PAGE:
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Posts Tagged ‘Seed Pods’

It seems like every time I go out lately I run across an interesting or unusual seed pod. The following pictures are of pods I thought readers would also find interesting.

 

The pods above are from a Honey Locust (Gleditsia triacanthos) tree. When the seed pods are green the pulp on the inside is edible and very sweet, while the pulp of the very similar black locust (Robinia pseudoacacia) is toxic. One good way to tell the two trees apart is by the length of their seed pods; honey locust pods are much longer and may reach a foot in length, while black locust pods only grow to about 4-5 inches long. Beautiful white, fragrant flowers cover these trees in late spring. Locusts are legumes, in the pea family.

 

 The seed pods in the above photo are on a native trumpet creeper (Campsis radicans) vine that is growing wild on an old chain link fence near here. Trumpet creeper vines have beautiful trumpet shaped orange, peach, yellow, or sometimes red flowers that hang from the branch tips in early summer. It is a favorite of Ruby Throated Hummingbirds and bumblebees, and in winter Goldfinches like to eat the seeds. If you see a red flowered trumpet creeper with very large flowers it is probably the Chinese variety (Campsis grandiflora.)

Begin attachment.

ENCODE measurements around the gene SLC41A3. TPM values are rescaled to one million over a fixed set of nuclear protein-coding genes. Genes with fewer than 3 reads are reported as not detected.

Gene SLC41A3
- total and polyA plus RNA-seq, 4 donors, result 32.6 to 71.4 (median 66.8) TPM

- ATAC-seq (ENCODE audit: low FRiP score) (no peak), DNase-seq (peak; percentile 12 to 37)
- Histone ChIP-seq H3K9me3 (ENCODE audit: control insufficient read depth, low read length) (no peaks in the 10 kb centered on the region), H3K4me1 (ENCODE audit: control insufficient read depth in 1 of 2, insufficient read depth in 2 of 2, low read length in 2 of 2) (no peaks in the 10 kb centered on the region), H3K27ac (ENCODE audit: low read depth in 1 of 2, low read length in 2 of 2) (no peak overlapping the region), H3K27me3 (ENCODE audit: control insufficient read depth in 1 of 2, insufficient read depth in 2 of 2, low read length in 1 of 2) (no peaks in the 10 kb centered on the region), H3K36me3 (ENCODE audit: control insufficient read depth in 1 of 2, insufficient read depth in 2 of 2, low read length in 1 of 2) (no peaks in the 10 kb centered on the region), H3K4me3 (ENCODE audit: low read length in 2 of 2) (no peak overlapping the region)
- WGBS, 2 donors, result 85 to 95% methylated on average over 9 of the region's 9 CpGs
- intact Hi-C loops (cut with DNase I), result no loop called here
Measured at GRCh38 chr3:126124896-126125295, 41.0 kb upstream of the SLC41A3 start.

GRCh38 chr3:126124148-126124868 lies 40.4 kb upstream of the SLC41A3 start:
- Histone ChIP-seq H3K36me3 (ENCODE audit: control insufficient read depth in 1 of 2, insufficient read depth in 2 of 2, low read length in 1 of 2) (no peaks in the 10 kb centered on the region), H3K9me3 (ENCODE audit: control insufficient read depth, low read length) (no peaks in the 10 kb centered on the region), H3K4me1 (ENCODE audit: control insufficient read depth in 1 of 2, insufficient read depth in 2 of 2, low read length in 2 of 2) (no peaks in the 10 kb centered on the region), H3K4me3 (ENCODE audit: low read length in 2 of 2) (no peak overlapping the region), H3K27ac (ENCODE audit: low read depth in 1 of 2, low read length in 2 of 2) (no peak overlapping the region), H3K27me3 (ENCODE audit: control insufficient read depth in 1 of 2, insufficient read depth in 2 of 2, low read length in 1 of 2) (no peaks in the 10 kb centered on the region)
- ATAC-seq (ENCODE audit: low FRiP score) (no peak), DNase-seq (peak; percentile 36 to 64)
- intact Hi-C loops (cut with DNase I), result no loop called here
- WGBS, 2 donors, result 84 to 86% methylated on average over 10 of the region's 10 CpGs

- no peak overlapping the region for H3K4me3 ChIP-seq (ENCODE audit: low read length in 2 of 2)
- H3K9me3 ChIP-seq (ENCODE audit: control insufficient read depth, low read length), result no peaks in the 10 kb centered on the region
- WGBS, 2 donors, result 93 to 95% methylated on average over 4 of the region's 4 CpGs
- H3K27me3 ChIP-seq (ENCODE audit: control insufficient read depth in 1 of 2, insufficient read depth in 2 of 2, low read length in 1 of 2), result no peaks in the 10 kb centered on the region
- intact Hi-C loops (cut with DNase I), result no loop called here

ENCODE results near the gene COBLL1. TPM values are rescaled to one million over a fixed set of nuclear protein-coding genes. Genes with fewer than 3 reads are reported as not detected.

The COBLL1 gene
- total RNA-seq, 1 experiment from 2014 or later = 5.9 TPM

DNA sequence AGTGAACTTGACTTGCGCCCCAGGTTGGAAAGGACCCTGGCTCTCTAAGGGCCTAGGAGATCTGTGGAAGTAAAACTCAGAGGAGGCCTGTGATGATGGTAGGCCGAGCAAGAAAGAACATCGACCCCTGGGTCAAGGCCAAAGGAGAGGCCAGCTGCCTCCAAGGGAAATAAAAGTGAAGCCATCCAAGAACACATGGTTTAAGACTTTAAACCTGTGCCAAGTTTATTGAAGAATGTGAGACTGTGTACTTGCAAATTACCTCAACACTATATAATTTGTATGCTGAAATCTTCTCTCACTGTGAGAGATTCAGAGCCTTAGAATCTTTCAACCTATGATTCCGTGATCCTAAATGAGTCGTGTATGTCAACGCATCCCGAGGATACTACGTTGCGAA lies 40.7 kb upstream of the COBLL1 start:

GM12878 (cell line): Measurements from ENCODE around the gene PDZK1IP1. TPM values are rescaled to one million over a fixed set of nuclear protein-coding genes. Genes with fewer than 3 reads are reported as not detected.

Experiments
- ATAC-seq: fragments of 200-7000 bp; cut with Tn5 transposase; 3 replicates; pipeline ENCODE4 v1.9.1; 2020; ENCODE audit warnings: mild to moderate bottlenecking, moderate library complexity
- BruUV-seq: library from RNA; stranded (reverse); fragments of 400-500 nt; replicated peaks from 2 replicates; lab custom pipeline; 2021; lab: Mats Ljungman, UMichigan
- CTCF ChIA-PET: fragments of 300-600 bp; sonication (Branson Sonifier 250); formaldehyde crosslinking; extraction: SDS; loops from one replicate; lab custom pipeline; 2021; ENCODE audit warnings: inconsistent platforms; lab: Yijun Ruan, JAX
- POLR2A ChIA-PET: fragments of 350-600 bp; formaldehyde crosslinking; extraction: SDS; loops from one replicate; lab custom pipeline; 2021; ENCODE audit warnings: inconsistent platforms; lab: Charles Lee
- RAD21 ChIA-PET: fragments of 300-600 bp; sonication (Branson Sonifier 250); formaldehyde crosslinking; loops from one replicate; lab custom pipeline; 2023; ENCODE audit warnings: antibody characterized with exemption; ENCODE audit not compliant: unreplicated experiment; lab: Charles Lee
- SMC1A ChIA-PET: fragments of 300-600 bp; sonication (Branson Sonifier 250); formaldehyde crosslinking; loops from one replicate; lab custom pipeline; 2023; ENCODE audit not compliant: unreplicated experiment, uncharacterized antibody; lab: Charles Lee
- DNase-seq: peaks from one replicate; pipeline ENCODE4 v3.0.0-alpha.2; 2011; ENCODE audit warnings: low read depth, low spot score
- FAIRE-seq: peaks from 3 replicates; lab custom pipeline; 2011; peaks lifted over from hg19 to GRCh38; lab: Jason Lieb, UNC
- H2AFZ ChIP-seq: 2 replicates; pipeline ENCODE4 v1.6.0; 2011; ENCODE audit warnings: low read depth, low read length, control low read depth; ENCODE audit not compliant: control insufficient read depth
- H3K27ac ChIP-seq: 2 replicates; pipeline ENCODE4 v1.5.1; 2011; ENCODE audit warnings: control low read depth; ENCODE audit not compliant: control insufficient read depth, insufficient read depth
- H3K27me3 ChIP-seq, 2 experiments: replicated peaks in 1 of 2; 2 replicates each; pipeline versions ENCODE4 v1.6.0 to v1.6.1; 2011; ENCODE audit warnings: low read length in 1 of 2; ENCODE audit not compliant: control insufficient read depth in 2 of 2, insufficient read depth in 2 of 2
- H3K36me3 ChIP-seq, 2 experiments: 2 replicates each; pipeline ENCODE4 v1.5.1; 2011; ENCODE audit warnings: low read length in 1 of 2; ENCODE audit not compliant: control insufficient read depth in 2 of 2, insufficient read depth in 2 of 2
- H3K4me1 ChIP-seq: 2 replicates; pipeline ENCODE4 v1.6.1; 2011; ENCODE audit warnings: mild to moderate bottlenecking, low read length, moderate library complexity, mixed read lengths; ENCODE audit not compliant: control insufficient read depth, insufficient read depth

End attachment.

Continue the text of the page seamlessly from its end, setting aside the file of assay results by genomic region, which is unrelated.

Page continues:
The photo above shows the long green seed pods of the Catalpa tree. This tree has very large heart shaped leaves and beautiful orchid like flowers in the spring. Trees will grow to 60 feet tall and 40 feet wide, so they need a lot of space. Catalpas are also known as “cigar trees,” but when I was in grade school we always called them string bean trees. The seed pods can grow to 20 inches in length. Catalpa trees are in the same family (Bignoniaceae) as the trumpet creeper vine, above.

 

 The electric purple seed pod above has to take the prize for the best looking pod in the entire plant kingdom! I found this vine growing on an old board fence and spent a month or two trying to figure out what it was before finally identifying it as a purple hyacinth vine, which is in the pea family. This annual vine is easily grown from seed after all chances of frost have passed in the spring. It grows so fast that it can grow 20 feet before the first frost in the fall, and is covered with beautiful purple flowers all summer. Seeds can be found at any garden center. This one is on my “wish list” of plants I want to grow in 2012.

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